The Tap Frontier

Somewhere out there, deep in the dark recesses of designdom, there is an optimal input number for a touchscreen based game.

Few games to date have dared delve into this dark morass, to plumb its depths and come back with serviceable data on the subject – not too surprising given the high number of simulation games dominating the App Store.

Games such as these rarely demand actions per minute of the scale required to solidify the Tap Frontier.

But our desire to move into a more active real time experience means I spend a lot of time concerning myself with the question.

How fast can I make the action in a real time game with players facing off against each other? How long can a high octane game be before a player begins to experience discomfort and fatigue?

Controllers have been highly optimized for ergonomics over time, and they're still claw-inducing torture contraptions. The touch screen delivers a finger fatality if a game demands too much.

Through testing and experimentation, we believe we've honed down the Tap Frontier a bit. We've created disincentives for constant tapping and designed an individual instance of a game to be generally complete within a particular timeframe.

The constraints this puts on the design are meaningful, but necessary.

Touchscreen evolution

For the most part, I believe touch interaction will be an evolving art. There is a great deal of experimentation with input options (tap, tilt, swipe, complex swipe, etc.), but very little by way of uniformity.

The 'proper' user interface just hasn't been agreed upon for touch games in the way that the cross hairs with a trigger fire have come to dominate first person shooters, or the 'QWER' keys for MOBA games.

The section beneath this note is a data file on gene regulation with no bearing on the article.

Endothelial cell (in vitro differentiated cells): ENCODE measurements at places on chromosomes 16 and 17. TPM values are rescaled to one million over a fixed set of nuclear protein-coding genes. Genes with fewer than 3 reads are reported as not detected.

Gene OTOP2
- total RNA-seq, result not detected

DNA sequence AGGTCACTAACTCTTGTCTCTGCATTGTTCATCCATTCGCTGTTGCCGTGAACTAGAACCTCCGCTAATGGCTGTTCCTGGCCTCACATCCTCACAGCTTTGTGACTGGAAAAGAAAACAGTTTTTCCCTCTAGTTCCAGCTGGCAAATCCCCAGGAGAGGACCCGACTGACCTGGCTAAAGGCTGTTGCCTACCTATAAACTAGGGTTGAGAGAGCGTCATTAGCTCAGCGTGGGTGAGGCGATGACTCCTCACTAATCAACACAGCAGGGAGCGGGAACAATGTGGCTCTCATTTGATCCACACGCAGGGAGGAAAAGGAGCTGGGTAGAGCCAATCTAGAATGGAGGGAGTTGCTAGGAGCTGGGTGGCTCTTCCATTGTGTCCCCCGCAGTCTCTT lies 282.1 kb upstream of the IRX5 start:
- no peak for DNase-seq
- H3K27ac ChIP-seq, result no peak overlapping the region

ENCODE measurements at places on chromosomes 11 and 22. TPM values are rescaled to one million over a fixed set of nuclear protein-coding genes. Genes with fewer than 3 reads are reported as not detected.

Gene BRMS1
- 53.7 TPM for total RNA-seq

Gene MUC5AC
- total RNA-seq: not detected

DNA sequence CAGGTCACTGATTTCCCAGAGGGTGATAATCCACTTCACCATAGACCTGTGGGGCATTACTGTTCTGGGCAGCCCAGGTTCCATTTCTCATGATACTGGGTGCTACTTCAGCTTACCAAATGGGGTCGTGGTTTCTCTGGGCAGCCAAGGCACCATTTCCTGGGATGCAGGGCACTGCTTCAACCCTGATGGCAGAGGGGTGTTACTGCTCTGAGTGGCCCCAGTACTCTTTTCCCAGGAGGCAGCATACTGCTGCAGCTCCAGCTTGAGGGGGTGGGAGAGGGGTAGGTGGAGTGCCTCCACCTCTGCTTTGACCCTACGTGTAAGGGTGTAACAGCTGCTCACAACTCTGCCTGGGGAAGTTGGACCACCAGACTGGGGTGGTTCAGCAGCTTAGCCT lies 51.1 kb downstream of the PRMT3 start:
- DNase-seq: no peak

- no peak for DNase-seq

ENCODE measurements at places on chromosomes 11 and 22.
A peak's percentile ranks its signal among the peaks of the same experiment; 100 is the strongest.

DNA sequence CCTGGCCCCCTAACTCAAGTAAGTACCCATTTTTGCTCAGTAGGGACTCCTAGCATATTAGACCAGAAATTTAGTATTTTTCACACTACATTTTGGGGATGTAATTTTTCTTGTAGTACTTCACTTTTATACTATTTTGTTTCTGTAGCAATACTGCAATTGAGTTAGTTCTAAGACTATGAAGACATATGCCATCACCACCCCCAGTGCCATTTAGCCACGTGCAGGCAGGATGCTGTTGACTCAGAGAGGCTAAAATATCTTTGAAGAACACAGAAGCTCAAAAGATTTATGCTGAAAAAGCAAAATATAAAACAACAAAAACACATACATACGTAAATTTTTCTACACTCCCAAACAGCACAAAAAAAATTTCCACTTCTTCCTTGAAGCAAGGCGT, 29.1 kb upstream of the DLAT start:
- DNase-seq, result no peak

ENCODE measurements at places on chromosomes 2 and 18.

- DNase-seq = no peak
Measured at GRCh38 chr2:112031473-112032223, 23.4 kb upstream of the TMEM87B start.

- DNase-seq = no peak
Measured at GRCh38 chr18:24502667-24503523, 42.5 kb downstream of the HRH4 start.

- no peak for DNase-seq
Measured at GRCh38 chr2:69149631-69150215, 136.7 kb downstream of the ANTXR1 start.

The end result is that simplicity reigns supreme. Game developers cannot rely upon the hard work in muscle education done by previous games. It's an interesting dilemma when you consider how sophisticated gamer tastes are nowadays.

A hardcore gamer expects twenty buttons, or, at the very least, a right click and a left click. Yet here we are with a tap. Sure you can throw in a swipe, but it's a cumbersome novelty rather than a pleasurable experience in a game requiring nuanced inputs.

And so we wait for a game to come in and lay the groundwork. 

For the most part, we haven't had any true blockbuster games for hardcore gamers. I'd say Supercell's Clash of Clans is the closest to the mark, and I expect it to establish certain parameters for similar simulation games that are sure to follow.

But the future will be decidedly more 3D and decidedly more real time than the games of today, and there seems to be very little established craft on that mark.

Alien inputs

I would love to jam our next game with all sorts of sophisticated input mechanics. I find the tap to navigate menu motif easy to understand but terribly inefficient.

I want players to be used to swiping to swap a unit or double tapping to issue an attack, with a single tap to move. These sort of tap savers are deeply attractive, but entirely foreign to users. Believe me, we've tested it thoroughly.

Alas, I am left to weep at night as I tap, tap, tap through the games, knowing it could be so much more. It's hard to return to a joystick mentality when you've seen the majesty of a double bumper, double joystick, d-pad, double bumper world.

Baby steps I guess. Evolution is like that.
To find out more about Quark Games and Valor, take a look at the company's website. For moment-to-moment updates on everything Shawn Foust, you can follow him on Twitter.